obviously of foreign origin, and date from the time when the Romans
borrowed them from the nations which they called barbarous. We cannot
prove beyond yea or nay that they are of Celtic origin, but it is
extremely probable that they are, for it is among the Celts both of
Ireland and of Wales that the harmonizing of vowels and of consonants
has been carried to the highest degree of perfection.

This learned art was not acquired without long study. The training of
a poet (_filé_) lasted twelve years, or more. The poets had a regular
hierarchy. The highest in rank, the _ollamh_, knew 350 kinds of verse
and could recite 250 principal and 100 secondary stories. The
_ollamhs_ lived at the court of the kings and the nobles, who granted
them freehold lands; their persons and their property were sacred;
and they had established in Ireland schools in which the people might
learn history, poetry, and law. The bards formed a numerous class, of
a rank inferior to the _filé_; they did not enjoy the same honors and
privileges; some of them even were slaves; according to their
standing, different kinds of verse were assigned to them as a
monopoly.

The Danish invasions in the ninth century set back for some time the
development of Irish poetry, but, when the Irish had driven the
fierce and aggressive sea-rovers from their country, there was a
literary renascence. This was in turn checked by the Anglo-Norman
invasion in the twelfth century, and thereafter the art of
versification was no longer so refined as it had formerly been.
Nevertheless, the bardic schools still existed in the seventeenth
century, more than four hundred years after the landing of Strongbow,
and, in them, students followed the lectures of the _ollamhs_ for six
months each year, or until the coming of spring, exercising both
their talents for composition and their memory.

A catalogue of Irish poets, which has recently been made out, shows
that there were more than a thousand of them. We have lost many of
the oldest poems, but the Irish scribes often modernized the texts
which they were copying. Hence the language is not always a
sufficient indication of date, and it is possible that, under a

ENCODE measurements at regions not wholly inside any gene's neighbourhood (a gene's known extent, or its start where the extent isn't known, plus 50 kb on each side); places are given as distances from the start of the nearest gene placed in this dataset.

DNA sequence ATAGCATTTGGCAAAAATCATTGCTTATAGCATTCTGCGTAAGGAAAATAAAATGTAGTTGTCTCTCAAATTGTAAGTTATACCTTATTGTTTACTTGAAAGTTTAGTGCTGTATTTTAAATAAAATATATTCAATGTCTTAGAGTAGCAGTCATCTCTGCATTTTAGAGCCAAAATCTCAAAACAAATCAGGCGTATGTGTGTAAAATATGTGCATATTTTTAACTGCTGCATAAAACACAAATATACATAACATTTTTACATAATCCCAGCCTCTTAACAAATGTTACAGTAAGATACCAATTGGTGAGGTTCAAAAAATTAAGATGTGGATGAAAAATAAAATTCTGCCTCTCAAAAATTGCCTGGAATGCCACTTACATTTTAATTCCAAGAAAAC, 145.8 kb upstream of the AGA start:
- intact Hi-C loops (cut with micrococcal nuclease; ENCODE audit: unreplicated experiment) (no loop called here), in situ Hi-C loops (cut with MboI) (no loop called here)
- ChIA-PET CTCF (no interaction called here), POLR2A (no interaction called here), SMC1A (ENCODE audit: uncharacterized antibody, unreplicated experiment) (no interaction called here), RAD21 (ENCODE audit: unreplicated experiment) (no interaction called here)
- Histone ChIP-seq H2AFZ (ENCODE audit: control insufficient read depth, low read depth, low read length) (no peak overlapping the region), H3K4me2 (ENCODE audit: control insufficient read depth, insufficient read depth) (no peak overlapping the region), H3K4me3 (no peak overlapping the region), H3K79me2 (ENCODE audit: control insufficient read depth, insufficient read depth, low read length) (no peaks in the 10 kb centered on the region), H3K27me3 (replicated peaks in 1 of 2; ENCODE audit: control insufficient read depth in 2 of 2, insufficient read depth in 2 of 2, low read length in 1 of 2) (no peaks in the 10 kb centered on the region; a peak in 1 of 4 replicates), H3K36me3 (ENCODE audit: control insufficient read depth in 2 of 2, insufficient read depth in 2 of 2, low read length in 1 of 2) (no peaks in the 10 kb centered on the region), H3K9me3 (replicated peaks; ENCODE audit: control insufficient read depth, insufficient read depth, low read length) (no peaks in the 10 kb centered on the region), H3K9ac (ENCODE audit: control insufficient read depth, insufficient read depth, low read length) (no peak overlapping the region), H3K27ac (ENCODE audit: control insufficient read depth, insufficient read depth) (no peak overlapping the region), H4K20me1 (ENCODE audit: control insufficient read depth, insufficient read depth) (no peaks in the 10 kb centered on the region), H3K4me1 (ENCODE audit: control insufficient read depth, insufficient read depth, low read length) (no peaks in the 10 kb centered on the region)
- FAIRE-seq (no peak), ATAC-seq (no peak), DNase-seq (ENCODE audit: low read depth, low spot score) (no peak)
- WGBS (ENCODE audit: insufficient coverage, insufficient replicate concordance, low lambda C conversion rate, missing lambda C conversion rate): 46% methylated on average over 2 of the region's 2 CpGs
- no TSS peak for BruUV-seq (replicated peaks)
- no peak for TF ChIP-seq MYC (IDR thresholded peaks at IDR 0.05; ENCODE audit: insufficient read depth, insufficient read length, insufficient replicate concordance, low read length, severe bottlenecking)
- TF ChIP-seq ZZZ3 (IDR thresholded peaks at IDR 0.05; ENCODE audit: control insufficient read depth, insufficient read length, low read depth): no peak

comparatively modern form, some very ancient pieces may have been
preserved. Even if the poems attributed to Amergin do not go back to
the tenth century B.C., as has been claimed for them, they are in any
case old enough to be archaic, and certain poems of the mythological
cycle are undoubtedly anterior to the Christian era.

We have reason to believe that there have been preserved some genuine
poems of Finn macCumaill (third century), a hymn by St. Patrick (d.
461), some greatly altered verses of St. Columcille (d. 597), and
certain hymns written by saints who lived from the seventh to the
ninth century. The main object of the most celebrated of the ancient
poets up to the end of the twelfth century was to render history,
genealogy, toponomy, and lives of saints readier of access and easier
to retain by putting them into verse-form; and it is the names of
those scholars that have been rescued from oblivion, while lyric
poetry, having as its basis nothing more than sentiment, has remained
for the most part anonymous. After the Anglo-Norman invasion, the
best poet seems to have been Donnchadh Mór O'Daly (d. 1244). Of later
date were Teig MacDaire (1570-1652), Teig Dall O'Higinn (d. 1615),
and Eochaidh O'Hussey, who belonged to the seventeenth and eighteenth
centuries. The new school, which abandoned the old rules and whose
inspiration is now personal, now patriotic, is represented by
_caoine_ (keens or laments), _abran_ (hymns), or _aislingi_
(visions), composed, among others, by Geoffrey Keating (d. c. 1650),
David O'Bruadair (c. 1625-1698), Egan O'Rahilly (c. 1670-c. 1734),
John MacDonnell (1691-1754), William O'Heffernan (fl. 1750), John
O'Tuomy (1706-1775), and Andrew MacGrath (d. c. 1790). The greatest
of the eighteenth century Irish poets was Owen Roe O'Sullivan (c.
1748-1784), whose songs were sung everywhere, and who, in the opinion
of his editor, Father Dinneen, is the literary glory of his country
and deserves to be ranked among the few supreme lyric poets of all
time.

If, in order to study the subjects treated by the poets, we lay aside
didactic poetry and confine ourselves to the ancient poems from the
seventh to the eleventh century, we shall find in the latter a
singular variety. They were at first dialogues or monologues, now
found incorporated with the sagas, of which they may have formed the
original nucleus. Thus, in the _Voyage of Bran_, we have the account
of the Isles of the Blessed and the discourse of the King of the Sea;
in the _Expedition of Loégaire MacCrimthainn_, the brilliant
description of the fairy hosts; in _The Death of the Sons of Usnech_,
the touching farewell of Deirdre to the land of Scotland and her
lamentation over the dead bodies of the three warriors; and in the